Hackers Defraud Nearly Four Hundred Million From Power Company Skip to content
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Hackers Defraud Nearly Four Hundred Million From Power Company

Foreign hackers have defrauded a considerable sum, reportedly nearly four hundred million ISK (over US $3,000,000), from Icelandic power company HS Orka. CEO Ásgeir Margeirsson says it was clearly a carefully planned crime. Although most of the funds are expected to be recovered, a police investigation is ongoing.

HS Orka’s staff realized a few weeks ago that the company’s computer system had been broken into and that significant funds had been pilfered. The case was reported in the local news today while police authorities both in Iceland and abroad are working to recover the funds, which Fréttablaðið reported to be a staggering sum of nearly 3.2 million US dollars. In an interview with mbl.is, Ásgeir would not confirm or deny the amount stolen.

HS Orka operates two geothermal plants that are located in Svartsengi at the sight of the famous Blue Lagoon and Reykjanes, just west of the Keflavik International Airport. The company is privately owned by both Icelandic and foreign shareholders. Around half of the company’s shares are owned by local pension funds.

Because this is a serious police matter, CEO Ásgeir Margeirsson naturally wants to avoid disclosing any information on how the thieves managed to pull off the robbery for the time being but revealed that it was HS Orka’s employees who discovered the fraud.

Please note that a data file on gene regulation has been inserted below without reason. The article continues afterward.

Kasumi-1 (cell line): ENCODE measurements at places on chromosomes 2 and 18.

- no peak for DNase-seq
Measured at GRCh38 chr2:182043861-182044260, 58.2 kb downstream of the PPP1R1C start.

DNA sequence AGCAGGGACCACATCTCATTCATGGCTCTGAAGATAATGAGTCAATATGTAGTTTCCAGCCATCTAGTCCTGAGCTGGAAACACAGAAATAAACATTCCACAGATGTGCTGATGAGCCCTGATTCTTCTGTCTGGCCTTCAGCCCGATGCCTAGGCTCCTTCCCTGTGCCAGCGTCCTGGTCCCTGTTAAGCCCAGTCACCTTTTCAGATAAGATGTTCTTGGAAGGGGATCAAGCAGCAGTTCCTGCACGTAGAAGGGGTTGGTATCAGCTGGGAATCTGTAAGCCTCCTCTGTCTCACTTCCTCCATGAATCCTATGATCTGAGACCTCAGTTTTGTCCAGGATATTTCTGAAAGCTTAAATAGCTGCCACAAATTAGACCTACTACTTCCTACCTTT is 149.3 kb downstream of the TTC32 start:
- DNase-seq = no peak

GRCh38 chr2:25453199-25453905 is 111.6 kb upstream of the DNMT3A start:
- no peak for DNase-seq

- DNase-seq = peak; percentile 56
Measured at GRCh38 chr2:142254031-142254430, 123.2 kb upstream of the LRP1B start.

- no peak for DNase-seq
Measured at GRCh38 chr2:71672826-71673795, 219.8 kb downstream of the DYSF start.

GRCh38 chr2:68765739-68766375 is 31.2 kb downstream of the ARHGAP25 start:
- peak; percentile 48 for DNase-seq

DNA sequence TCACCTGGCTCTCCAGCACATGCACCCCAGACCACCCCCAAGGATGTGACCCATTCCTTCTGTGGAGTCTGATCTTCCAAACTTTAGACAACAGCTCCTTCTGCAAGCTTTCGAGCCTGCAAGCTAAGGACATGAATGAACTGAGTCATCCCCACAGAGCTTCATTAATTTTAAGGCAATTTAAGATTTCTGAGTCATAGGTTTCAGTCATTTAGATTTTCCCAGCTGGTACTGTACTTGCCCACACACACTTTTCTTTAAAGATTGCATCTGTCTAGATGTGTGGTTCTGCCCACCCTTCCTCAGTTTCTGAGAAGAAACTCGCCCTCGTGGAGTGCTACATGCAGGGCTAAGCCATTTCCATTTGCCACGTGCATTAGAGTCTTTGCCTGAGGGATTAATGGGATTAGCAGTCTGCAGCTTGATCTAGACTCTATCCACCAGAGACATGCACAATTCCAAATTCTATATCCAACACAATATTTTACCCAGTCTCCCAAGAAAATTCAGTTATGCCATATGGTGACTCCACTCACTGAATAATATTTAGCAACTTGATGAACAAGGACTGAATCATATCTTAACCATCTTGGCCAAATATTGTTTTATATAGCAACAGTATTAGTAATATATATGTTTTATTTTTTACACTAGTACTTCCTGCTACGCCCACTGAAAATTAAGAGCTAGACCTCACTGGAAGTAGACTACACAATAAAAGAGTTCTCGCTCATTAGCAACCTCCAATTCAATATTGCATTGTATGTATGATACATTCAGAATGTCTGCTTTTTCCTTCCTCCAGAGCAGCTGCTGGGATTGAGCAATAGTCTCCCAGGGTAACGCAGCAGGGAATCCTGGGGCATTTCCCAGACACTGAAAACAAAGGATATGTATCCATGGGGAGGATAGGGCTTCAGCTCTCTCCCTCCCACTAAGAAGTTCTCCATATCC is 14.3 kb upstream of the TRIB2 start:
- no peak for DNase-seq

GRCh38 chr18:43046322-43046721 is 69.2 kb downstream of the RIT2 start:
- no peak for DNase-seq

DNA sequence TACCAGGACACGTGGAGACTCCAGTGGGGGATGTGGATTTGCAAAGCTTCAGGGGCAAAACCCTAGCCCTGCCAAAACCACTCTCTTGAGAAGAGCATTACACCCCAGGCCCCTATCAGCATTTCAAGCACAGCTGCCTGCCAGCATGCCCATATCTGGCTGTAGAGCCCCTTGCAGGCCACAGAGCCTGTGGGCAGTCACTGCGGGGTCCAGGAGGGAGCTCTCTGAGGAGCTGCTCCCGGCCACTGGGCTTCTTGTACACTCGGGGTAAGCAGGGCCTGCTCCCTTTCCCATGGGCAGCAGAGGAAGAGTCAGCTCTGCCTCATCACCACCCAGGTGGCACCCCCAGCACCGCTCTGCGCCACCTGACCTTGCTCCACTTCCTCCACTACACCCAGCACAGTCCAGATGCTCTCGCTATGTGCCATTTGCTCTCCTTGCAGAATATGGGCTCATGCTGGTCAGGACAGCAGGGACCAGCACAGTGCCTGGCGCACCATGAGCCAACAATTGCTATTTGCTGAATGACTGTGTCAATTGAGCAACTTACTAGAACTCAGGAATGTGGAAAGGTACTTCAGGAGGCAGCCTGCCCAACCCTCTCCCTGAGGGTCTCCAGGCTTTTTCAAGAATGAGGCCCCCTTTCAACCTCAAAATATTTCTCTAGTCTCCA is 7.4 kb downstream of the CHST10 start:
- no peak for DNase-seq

Ásgeir says that HS Orka’s work processes have been thoroughly examined to ensure that this kind of electronic break-in cannot happen again. Fortunately, employees’ quick reaction means that HS Orka has reason to believe they will recover a “considerable part” of the stolen funds. When asked whether the recovered money can be considered more than half the amount stolen, Ásgeir simply replies: “presumably”.

“It was exceedingly well-organized. Very elaborate and through this experience we have come to realize that the threat of this kind of theft is much more common than one might previously have thought,” says Ásgeir.

“We have every reason to be wary and therefore as far as possible we must create work processes and systems that will prevent this kind of break-in and theft from reoccurring.”

According to a HS Orka press release, the theft will have no impact on HS Orka’s conditions of operation, daily operations, clients or suppliers.

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